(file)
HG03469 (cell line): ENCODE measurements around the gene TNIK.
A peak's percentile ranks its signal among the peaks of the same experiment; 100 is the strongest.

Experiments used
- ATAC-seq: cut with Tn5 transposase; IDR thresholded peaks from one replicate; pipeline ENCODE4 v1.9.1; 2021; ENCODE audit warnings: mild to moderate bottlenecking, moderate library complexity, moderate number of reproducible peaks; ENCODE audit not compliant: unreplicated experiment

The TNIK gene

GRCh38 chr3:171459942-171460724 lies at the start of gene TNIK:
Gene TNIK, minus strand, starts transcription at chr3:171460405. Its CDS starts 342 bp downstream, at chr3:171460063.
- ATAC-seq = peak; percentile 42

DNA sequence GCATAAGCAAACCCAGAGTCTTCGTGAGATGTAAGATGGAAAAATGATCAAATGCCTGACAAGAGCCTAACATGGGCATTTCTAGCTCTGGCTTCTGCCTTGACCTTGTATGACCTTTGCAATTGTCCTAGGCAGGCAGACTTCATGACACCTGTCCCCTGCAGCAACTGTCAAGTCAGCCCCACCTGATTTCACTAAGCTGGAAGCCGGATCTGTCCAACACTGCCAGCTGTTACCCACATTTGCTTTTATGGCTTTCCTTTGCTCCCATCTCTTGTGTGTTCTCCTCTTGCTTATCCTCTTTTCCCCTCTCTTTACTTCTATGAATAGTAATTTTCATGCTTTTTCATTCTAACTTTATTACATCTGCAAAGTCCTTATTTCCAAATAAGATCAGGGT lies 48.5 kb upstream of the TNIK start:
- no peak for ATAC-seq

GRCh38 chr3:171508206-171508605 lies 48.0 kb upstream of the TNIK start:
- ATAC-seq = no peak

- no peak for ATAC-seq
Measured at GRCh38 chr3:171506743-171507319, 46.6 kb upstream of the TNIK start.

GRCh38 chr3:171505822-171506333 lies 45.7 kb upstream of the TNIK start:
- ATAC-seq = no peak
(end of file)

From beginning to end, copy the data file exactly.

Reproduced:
HG03469 (cell line): ENCODE measurements around the gene TNIK.
A peak's percentile ranks its signal among the peaks of the same experiment; 100 is the strongest.

Experiments used
- ATAC-seq: cut with Tn5 transposase; IDR thresholded peaks from one replicate; pipeline ENCODE4 v1.9.1; 2021; ENCODE audit warnings: mild to moderate bottlenecking, moderate library complexity, moderate number of reproducible peaks; ENCODE audit not compliant: unreplicated experiment

The TNIK gene

GRCh38 chr3:171459942-171460724 lies at the start of gene TNIK:
Gene TNIK, minus strand, starts transcription at chr3:171460405. Its CDS starts 342 bp downstream, at chr3:171460063.
- ATAC-seq = peak; percentile 42

DNA sequence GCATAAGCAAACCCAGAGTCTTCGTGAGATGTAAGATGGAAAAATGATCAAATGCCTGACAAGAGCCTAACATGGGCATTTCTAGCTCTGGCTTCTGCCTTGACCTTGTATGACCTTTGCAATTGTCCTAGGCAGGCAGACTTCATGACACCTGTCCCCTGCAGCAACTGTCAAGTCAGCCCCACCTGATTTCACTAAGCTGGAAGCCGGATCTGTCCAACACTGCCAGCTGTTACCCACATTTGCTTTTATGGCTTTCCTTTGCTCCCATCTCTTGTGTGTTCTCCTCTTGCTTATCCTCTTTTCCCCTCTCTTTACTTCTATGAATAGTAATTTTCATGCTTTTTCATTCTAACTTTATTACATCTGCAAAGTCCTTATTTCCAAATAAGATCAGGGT lies 48.5 kb upstream of the TNIK start:
- no peak for ATAC-seq

GRCh38 chr3:171508206-171508605 lies 48.0 kb upstream of the TNIK start:
- ATAC-seq = no peak

- no peak for ATAC-seq
Measured at GRCh38 chr3:171506743-171507319, 46.6 kb upstream of the TNIK start.

GRCh38 chr3:171505822-171506333 lies 45.7 kb upstream of the TNIK start:
- ATAC-seq = no peak